Sleep apnoea in children,
babies and toddlers
While sleep apnoea traditionally conjures up images of an older demographic, children can also suffer from sleep disordered breathing and paediatric obstructive sleep apnoea. If your child snores when well, wakes up irritable despite adequate sleep or struggles to concentrate, they may be suffering from OSA. That's our area of expertise and we're here to help.
Sleep disordered breathing and OSA in children can be complex to diagnose. Parent or caregiver observations are a critical element of a comprehensive assessment.
How to tell if a child has sleep apnoea
- Loud snoring: If a child snores when they are overtired or after a heavy meal, this is considered normal. If children snore regularly and there are no underlying medical conditions such as a cold, or ear, nose and throat problems, further investigation into obstructive sleep apnea may be required.
- Difficulty breathing: If the child looks like they’re working hard to breathe while they’re asleep, paediatric obstructive sleep apnoea might be the cause. Observe the child while they sleep and pay attention to the neck moving backwards and the mouth open. These are both signs the child is trying to open the upper airway.
- Pauses in breathing during sleep or gasping and choking: As a parent, watching your child, baby or toddler struggle when breathing during sleep can be scary. When a child’s breath pauses, they will usually choke or gasp before partially waking themselves up and changing their position.
- Restless sleep: Sleep-disordered breathing in a child often leads to them being restless and thrashing around in bed as they frequently change positions to try and clear the airways.
- Waking up tired and irritable: If a child has difficulty breathing in their sleep, they may still wake up tired and irritable and experience daytime sleepiness. Snoring or sleep apnea means their body doesn’t get the chance to rest and recover properly as they rarely fall into a deep, peaceful sleep.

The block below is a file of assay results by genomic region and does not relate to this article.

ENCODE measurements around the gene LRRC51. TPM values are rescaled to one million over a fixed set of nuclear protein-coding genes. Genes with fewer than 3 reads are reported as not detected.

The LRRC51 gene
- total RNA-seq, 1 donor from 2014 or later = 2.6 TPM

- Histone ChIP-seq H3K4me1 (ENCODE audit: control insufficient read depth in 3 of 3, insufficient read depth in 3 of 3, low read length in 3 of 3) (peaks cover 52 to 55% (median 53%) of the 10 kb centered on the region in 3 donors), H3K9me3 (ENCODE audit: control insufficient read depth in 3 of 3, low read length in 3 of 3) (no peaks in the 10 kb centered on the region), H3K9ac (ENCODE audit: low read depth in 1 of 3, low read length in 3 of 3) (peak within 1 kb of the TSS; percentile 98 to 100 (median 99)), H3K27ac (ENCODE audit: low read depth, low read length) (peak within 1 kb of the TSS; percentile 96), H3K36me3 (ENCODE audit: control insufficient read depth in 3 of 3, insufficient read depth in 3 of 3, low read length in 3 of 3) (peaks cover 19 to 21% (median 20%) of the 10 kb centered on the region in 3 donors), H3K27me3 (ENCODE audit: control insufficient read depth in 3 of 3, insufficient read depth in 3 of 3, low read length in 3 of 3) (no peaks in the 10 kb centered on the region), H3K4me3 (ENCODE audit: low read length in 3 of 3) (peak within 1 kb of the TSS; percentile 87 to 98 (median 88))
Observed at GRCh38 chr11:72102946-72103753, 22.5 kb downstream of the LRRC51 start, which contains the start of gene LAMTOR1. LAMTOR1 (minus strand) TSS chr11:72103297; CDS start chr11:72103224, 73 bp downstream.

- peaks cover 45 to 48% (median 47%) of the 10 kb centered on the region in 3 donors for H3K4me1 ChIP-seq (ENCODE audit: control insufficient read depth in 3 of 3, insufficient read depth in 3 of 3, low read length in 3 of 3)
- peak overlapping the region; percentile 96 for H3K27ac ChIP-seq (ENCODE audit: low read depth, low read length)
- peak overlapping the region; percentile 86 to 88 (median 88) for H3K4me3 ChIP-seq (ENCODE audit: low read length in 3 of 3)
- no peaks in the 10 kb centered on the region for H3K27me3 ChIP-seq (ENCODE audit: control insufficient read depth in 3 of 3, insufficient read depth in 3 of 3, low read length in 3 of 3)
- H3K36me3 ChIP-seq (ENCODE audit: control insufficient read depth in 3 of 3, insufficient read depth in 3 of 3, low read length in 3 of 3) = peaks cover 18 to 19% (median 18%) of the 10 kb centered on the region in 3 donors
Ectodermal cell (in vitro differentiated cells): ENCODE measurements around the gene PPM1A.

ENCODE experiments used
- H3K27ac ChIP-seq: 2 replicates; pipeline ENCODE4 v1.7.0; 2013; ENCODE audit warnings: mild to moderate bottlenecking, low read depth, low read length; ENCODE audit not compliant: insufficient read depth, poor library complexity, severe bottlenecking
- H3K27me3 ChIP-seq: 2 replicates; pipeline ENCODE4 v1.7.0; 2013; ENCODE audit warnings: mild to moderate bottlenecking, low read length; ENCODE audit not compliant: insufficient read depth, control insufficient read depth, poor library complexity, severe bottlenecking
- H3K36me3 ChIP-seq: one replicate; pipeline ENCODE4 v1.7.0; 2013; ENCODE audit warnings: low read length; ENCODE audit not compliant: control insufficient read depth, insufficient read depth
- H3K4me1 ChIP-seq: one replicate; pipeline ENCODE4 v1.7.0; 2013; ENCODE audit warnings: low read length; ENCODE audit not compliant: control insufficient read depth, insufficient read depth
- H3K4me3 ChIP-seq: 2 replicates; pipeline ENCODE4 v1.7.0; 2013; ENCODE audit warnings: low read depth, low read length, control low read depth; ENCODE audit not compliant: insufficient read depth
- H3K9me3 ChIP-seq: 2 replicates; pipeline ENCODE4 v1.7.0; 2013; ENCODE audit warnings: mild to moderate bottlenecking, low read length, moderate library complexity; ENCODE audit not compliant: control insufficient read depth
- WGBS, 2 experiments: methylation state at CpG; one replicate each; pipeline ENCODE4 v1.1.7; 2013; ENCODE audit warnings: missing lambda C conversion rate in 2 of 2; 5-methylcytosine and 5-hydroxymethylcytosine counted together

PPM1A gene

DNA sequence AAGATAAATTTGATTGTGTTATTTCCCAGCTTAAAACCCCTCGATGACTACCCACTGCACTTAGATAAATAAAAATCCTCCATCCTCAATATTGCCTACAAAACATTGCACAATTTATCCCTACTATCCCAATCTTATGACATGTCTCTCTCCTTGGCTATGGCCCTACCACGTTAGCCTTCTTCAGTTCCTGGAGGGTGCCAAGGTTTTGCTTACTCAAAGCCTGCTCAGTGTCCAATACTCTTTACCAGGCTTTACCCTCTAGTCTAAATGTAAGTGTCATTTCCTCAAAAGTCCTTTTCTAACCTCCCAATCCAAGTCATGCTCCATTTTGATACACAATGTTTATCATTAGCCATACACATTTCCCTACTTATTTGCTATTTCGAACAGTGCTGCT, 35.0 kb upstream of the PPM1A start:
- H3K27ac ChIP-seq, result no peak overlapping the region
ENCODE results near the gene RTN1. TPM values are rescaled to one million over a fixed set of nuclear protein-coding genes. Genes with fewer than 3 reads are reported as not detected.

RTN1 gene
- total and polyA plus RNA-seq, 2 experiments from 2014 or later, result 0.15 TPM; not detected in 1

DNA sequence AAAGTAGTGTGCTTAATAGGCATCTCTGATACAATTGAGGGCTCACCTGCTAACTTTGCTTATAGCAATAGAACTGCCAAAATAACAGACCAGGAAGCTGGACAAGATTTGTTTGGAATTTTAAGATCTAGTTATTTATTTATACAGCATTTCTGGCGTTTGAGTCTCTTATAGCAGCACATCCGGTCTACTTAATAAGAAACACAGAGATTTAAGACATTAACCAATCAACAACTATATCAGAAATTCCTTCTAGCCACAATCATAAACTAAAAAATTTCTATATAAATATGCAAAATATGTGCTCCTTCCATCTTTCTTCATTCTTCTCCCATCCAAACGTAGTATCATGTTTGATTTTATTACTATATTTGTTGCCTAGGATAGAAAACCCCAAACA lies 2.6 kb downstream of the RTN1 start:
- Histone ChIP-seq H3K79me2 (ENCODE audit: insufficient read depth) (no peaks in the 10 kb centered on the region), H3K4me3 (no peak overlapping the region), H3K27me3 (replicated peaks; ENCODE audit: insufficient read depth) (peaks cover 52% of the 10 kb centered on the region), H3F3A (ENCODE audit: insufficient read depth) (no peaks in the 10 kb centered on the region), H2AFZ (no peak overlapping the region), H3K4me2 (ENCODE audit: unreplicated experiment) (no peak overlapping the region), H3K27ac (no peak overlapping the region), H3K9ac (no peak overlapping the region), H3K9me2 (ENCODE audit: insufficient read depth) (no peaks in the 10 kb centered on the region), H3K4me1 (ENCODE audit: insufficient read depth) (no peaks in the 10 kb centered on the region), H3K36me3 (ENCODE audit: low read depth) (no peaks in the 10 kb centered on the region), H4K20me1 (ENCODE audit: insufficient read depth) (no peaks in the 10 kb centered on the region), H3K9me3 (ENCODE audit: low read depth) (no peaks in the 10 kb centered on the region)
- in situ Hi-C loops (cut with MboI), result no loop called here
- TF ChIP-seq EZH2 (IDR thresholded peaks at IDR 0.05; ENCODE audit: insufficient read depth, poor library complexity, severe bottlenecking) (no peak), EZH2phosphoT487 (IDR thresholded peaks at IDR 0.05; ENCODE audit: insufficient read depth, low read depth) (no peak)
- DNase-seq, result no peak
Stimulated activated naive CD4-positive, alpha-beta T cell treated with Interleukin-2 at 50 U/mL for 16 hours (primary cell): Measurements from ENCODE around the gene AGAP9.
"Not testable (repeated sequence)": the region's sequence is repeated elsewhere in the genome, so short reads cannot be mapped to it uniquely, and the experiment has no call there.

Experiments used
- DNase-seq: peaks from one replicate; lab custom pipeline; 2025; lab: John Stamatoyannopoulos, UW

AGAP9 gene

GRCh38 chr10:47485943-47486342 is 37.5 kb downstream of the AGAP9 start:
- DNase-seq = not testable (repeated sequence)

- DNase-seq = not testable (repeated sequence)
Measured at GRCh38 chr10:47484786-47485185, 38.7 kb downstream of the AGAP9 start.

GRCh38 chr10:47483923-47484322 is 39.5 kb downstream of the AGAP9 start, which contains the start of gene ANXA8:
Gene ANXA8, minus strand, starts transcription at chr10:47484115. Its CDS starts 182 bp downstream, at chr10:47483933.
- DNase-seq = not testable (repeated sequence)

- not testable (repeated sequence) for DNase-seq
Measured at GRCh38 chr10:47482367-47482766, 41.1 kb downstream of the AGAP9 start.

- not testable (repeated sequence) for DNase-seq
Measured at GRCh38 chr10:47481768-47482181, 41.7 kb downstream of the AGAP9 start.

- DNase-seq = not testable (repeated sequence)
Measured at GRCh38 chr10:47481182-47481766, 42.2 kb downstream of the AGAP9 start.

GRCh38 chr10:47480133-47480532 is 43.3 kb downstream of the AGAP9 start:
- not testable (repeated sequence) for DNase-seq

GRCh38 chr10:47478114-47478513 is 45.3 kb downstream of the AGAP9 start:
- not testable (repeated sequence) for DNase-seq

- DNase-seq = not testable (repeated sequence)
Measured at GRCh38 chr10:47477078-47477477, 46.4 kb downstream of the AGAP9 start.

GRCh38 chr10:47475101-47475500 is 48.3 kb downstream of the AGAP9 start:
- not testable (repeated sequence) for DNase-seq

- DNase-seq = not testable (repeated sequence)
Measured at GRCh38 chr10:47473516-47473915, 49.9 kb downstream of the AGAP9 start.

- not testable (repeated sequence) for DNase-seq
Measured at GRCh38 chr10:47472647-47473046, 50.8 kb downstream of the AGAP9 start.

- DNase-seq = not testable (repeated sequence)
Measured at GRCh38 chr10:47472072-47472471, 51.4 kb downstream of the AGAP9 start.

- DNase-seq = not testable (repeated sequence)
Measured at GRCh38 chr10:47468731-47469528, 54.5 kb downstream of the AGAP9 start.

While these are the common symptoms of OSA in children, it's also well-documented that child sleep apnoea may lead to incidences of aggression, hyperactivity, trouble concentrating, depressive mood and symptoms of ADHD.
Secondary signs of sleep apnoea in children
- Growth restriction: whilst there are many medical causes for growth restriction in children (and some kids are just small, particularly if parents are smaller stature), OSA/SDB may be contributing. Sleep is used by children for rest, and growth. Normally the calories from food are used to facilitate growth, but if they are being utilised on breathing/overcoming airway obstruction while asleep growth can be compromised. The deep phases of sleep are when Growth Hormone and other developmental processes occur and these are compromised in OSA/SDB.
- Bed wetting: OSA/SDB is linked to bed-wetting in children, particularly those who previously had control of bed-wetting and have regressed and started to wet the bed again.
- Teeth Grinding: some children who grind their teeth (bruxism) may also have OSA. This may be identified by your dentist.
Why do we treat OSA in children?
Minimises health risks
Children's bodies need deep sleep for rest and growth. Untreated moderate to severe OSA can lead to negative health and behavioural outcomes.